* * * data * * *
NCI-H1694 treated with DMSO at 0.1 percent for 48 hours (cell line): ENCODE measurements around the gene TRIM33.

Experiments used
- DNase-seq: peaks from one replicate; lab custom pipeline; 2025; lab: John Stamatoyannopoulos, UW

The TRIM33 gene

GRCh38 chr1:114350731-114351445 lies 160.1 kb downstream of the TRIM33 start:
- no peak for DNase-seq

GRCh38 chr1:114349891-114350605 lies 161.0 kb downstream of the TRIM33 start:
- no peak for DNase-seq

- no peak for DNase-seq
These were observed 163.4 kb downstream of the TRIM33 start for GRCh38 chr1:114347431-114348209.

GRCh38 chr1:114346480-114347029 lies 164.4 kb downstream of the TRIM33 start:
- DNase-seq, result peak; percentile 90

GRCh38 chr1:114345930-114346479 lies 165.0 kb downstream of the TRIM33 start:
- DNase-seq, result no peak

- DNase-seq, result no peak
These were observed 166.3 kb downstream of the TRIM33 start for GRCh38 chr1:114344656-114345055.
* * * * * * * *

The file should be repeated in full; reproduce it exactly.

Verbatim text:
NCI-H1694 treated with DMSO at 0.1 percent for 48 hours (cell line): ENCODE measurements around the gene TRIM33.

Experiments used
- DNase-seq: peaks from one replicate; lab custom pipeline; 2025; lab: John Stamatoyannopoulos, UW

The TRIM33 gene

GRCh38 chr1:114350731-114351445 lies 160.1 kb downstream of the TRIM33 start:
- no peak for DNase-seq

GRCh38 chr1:114349891-114350605 lies 161.0 kb downstream of the TRIM33 start:
- no peak for DNase-seq

- no peak for DNase-seq
These were observed 163.4 kb downstream of the TRIM33 start for GRCh38 chr1:114347431-114348209.

GRCh38 chr1:114346480-114347029 lies 164.4 kb downstream of the TRIM33 start:
- DNase-seq, result peak; percentile 90

GRCh38 chr1:114345930-114346479 lies 165.0 kb downstream of the TRIM33 start:
- DNase-seq, result no peak

- DNase-seq, result no peak
These were observed 166.3 kb downstream of the TRIM33 start for GRCh38 chr1:114344656-114345055.